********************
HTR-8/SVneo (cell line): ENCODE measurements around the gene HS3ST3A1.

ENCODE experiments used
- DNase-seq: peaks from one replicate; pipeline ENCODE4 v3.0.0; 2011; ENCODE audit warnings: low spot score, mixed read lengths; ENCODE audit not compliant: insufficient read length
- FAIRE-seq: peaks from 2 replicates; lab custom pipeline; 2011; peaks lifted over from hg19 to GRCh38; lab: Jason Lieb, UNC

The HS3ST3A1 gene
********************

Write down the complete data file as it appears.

HTR-8/SVneo (cell line): ENCODE measurements around the gene HS3ST3A1.

ENCODE experiments used
- DNase-seq: peaks from one replicate; pipeline ENCODE4 v3.0.0; 2011; ENCODE audit warnings: low spot score, mixed read lengths; ENCODE audit not compliant: insufficient read length
- FAIRE-seq: peaks from 2 replicates; lab custom pipeline; 2011; peaks lifted over from hg19 to GRCh38; lab: Jason Lieb, UNC

The HS3ST3A1 gene